Domestic abuse: What are a landlord’s obligations if they suspect their tenant is a victim?

Domestic abuse: What are a landlord’s obligations if they suspect their tenant is a victim?

One in four women, and one in six men, experience domestic abuse in their lives, with a new case reported to police every 30 seconds*. Police are already reporting increases over the football season, and research finds reported incidents of domestic abuse rise by up to 38% when England lose a World Cup game, and 26% if they win or draw**.

For many people in the UK, abuse is a daily struggle. And with an estimated 60% of all incidences of domestic violence occuring in the home, landlords are in a uniquely tricky position if they suspect abuse is occuring in one of their rental properties.

It can be hard to know your legal and moral obligations if you suspect one of your tenants is a victim of abuse, and whilst there are no cut and dry answers surrounding this difficult topic, we’ve answered a few frequently asked questions below.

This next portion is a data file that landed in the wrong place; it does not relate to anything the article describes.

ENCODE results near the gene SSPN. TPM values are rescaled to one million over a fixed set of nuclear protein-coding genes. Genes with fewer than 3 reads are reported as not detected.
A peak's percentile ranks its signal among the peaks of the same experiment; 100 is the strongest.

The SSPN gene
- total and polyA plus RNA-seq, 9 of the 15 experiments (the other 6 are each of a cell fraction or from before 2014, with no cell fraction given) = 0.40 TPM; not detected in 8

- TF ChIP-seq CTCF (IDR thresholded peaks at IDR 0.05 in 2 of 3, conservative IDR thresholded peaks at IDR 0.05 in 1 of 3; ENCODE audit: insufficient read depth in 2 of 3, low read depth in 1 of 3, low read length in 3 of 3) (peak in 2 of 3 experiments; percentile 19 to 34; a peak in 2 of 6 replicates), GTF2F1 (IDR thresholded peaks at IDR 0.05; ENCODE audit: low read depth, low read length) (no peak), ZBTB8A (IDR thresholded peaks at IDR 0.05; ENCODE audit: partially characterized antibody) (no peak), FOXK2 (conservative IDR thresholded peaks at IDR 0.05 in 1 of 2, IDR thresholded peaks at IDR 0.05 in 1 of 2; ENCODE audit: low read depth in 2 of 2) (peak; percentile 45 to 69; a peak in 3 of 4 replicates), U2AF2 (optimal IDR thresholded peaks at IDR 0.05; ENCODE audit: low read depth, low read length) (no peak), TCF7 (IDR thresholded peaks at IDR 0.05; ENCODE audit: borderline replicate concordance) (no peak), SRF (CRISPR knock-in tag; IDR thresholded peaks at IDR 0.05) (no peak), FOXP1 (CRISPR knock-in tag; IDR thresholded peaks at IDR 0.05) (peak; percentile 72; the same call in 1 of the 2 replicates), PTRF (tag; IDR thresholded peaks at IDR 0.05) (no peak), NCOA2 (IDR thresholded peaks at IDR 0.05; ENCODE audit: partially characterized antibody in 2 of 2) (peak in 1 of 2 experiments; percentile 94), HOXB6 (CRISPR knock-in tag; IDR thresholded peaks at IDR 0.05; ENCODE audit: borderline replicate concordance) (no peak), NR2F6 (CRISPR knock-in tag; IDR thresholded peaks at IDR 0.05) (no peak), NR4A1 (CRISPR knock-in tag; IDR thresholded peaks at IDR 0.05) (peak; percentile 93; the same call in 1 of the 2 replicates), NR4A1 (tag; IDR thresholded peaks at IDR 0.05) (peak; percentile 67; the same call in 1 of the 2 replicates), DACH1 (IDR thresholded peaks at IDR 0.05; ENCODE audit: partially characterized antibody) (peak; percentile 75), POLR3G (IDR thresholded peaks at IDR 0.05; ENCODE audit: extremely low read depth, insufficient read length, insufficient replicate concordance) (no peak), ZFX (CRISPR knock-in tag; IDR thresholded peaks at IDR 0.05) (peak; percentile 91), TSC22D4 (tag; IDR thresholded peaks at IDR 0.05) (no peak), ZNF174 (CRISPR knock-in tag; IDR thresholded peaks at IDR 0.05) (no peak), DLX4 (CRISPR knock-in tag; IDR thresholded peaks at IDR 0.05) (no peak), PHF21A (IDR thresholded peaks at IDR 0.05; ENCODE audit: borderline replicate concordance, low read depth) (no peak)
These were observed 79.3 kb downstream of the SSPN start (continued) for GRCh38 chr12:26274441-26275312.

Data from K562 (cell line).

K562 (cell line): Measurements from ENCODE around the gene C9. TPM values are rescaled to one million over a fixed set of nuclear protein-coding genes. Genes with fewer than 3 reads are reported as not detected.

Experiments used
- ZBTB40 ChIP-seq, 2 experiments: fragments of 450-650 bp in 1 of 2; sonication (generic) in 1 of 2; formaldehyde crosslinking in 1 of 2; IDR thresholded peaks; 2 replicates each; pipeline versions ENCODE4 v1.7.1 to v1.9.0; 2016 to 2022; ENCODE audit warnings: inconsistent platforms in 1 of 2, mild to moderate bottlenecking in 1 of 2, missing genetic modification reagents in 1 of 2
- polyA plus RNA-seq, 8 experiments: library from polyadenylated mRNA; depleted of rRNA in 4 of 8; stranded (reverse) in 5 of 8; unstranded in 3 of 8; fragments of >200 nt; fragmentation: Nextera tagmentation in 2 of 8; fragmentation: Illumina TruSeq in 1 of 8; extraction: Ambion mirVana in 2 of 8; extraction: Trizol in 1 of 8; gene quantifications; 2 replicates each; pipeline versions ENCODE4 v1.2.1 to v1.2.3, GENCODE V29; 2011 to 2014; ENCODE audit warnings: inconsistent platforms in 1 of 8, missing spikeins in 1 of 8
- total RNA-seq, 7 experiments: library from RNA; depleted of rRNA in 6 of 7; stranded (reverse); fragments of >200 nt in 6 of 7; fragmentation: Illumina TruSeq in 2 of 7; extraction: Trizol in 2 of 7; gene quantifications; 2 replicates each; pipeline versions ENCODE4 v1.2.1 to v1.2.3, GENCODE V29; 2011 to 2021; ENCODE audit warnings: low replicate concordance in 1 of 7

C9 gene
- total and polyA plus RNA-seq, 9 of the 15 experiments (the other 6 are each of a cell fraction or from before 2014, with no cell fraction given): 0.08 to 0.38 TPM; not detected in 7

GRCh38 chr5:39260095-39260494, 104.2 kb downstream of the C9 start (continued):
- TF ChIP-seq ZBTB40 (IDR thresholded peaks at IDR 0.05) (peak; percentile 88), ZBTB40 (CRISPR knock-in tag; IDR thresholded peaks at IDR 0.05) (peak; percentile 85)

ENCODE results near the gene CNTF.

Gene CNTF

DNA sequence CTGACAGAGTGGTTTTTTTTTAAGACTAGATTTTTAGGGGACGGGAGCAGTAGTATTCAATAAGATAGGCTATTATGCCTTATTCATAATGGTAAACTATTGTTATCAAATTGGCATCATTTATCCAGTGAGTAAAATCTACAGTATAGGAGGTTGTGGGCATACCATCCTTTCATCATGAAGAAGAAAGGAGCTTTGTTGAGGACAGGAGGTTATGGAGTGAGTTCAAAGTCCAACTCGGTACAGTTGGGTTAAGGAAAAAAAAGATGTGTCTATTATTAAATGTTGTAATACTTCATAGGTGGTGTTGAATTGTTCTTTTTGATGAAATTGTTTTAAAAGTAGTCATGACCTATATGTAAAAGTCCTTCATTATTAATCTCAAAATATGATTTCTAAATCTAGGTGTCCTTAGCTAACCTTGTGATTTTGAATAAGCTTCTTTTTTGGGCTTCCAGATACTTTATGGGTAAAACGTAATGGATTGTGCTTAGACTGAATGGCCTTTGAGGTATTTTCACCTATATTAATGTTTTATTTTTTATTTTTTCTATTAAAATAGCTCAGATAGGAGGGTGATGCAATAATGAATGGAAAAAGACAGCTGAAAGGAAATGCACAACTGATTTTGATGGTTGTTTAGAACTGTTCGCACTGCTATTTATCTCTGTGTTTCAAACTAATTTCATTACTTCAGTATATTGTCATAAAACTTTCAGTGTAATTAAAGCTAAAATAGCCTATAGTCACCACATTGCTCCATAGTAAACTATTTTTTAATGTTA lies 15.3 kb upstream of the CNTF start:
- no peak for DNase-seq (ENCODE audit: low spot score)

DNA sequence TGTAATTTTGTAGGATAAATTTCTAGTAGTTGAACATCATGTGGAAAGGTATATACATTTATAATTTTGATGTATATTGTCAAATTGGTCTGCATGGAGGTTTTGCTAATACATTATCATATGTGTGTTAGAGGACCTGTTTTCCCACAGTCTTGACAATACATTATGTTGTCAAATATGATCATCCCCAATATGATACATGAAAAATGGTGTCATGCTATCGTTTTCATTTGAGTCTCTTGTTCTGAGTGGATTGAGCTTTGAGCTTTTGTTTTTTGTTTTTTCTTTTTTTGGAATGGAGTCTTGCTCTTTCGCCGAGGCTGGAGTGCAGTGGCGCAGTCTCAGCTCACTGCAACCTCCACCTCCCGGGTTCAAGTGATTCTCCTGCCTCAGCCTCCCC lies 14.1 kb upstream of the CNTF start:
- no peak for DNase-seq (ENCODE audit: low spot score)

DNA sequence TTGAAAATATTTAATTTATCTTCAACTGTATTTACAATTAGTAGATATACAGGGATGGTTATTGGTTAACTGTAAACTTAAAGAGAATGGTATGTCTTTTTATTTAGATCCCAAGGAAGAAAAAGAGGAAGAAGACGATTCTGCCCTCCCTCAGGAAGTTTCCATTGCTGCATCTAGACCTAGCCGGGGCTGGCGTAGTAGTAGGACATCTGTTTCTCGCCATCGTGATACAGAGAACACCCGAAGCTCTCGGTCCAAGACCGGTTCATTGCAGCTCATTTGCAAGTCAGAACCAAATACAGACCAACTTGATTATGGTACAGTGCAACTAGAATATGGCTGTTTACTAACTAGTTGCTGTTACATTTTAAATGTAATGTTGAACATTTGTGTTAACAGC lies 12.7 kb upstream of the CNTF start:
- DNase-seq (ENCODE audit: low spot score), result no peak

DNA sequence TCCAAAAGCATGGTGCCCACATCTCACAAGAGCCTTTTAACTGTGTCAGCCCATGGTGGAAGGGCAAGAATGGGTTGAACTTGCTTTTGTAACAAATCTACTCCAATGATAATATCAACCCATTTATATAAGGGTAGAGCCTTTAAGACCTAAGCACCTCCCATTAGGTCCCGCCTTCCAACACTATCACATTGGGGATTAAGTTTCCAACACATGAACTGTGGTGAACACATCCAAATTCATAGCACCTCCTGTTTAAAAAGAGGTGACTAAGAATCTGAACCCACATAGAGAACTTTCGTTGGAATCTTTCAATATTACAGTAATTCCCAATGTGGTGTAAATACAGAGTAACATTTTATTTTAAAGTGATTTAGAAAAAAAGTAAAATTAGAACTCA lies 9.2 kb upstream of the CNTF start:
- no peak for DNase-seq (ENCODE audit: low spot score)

If you suspect one of your tenants of domestic abuse, do you have a legal obligation as a landlord to report it to the police?

Legally it would be seen as a civil matter, and there is no perceived legal obligation as such. Morally of course, you may well want to report it depending on what you know about the situation. This is more of a judgement call on your part, though if you are unsure whether to contact the police, you can still signpost the victim to support services. NLA members can also contact our advice line if you would like to discuss your options.

 

In circumstances of suspected domestic abuse, can you break the terms of a tenancy agreement earlier than the break clause?

A tenant can surrender the tenancy at any point, which you as a landlord are free to accept if you choose. Legally, however, all jointly and severally liable tenants remain responsible for the rent until vacant possession of the property is obtained. This means that if either partner refuses to leave, all named tenants remain responsible for the rent. 

 

What if one partner doesn’t want to leave?